Quite Ugly One Morning by Christopher Brookmyre: Book Review

Quite Ugly One Morning by Christopher Brookmyre begins with a graphic description of a particularly nasty murder scene, which is normally guaranteed to make me stop reading. But it would have been a great shame if I’d let it put me off this book, because I thoroughly enjoyed it. It was published in 1998 when it won the First Blood Award for best crime novel of that year.

The dead man is Dr Ponsonby, a well- respected doctor working for the Midlothian NHS Trust in Edinburgh. Investigative journalist, Jack Parlabane gets involved as he lives in the flat above Ponsonby and the terrible smell (think blood, poo and sick) coming up from below leads him into the murder scene. It soon becomes apparent to the reader who did the murder and it is the motive behind it that needs to be ferreted out.

The book alternates between current events and the back stories of the characters – Dr Ponsonby, his ex-wife Sarah, Stephen Lime, the Chief Executive of the Midlothian NHS Trust and above all Jack Parlabane. This is not a police procedural, and Inspector McGregor, in charge of the investigation, has just a little input. It’s fast, full of action, and surprisingly funny. There are some really despicable characters and Jack himself is not a shrinking violet – but I liked him.

I went to see Christopher Brookmyre this week at an author event in Livingston. He’s an excellent speaker and very funny too.  He read an extract from his latest book, Pandaemonium, but he’s written quite a lot more which I want to read first. Fortunately my son has all his books, so I’ve borrowed a few.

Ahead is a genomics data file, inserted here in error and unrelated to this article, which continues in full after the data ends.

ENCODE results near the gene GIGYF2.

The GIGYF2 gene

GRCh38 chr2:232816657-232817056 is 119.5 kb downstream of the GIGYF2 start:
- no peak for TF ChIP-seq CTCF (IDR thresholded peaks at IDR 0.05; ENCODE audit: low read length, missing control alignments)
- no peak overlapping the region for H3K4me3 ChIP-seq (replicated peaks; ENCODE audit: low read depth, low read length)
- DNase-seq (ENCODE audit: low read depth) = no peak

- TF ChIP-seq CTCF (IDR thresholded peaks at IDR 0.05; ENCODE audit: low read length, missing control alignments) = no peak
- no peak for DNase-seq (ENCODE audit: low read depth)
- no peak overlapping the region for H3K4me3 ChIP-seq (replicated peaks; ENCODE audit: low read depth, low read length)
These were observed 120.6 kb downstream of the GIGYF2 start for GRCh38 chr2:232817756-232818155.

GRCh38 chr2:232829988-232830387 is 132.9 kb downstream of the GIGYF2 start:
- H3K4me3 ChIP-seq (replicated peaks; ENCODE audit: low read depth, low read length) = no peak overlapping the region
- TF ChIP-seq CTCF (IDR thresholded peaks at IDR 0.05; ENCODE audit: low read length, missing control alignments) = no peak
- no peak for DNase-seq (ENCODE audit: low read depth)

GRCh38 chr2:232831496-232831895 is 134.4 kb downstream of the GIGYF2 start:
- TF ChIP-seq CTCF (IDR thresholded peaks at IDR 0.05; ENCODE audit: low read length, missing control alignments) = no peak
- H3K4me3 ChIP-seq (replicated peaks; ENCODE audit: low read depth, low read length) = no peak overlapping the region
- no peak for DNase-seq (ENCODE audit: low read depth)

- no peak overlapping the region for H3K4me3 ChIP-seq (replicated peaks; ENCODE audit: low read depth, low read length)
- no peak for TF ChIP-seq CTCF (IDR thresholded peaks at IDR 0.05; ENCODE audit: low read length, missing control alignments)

5 thoughts on “Quite Ugly One Morning by Christopher Brookmyre: Book Review

  1. Margaret – I too loved this book. That whole graphic first scene – the first words – even though they were laddish made me want to read it as I could see it was going to be both hilarious and different. Result I was an instant Brookmyre fan, although I haven’t read any of his for a couple of years now giving me several to catch up on.

    My favourite is ‘The Sacred Art of Stealing’. It’s quite brilliant and has a striking female lead and resonates with both Elmore Leonard’s ‘Out of Sight’ and ‘The Thomas Crown Affair’. I’d recommend it for your next Brookmyre read.


  2. Margaret – I know what you mean about graphic scenes. Sometimes they put me off, too. But, as you say, sometimes it’s worth getting through them if the book is a good one. I’m glad you enjoyed this one. And it’s a bonus, isn’t it, if one also finds the author engaging.


  3. Margaret, I was intrigued to know what you would think of this book, because the beginning is so thoroughly horrible! But he can be very funny. I felt more ambivalent about one of his later books, A Tale Etched in Blood and Hard Black Pencil, partly because it reminded me very strongly of my pretty grisly school years. It still made me laugh out loud at times though.

    I like the sound of The Sacred Art of Stealing (thanks, Annabel), so I’ll look for it in the library.


  4. Annabel, thanks for the recommendation. I’ll look forward to reading that one.
    Mystica, I hope you can get hold of one of his books!
    GeraniumCat, it is one of the most awful descriptions I’ve read and I nearly didn’t carry on.


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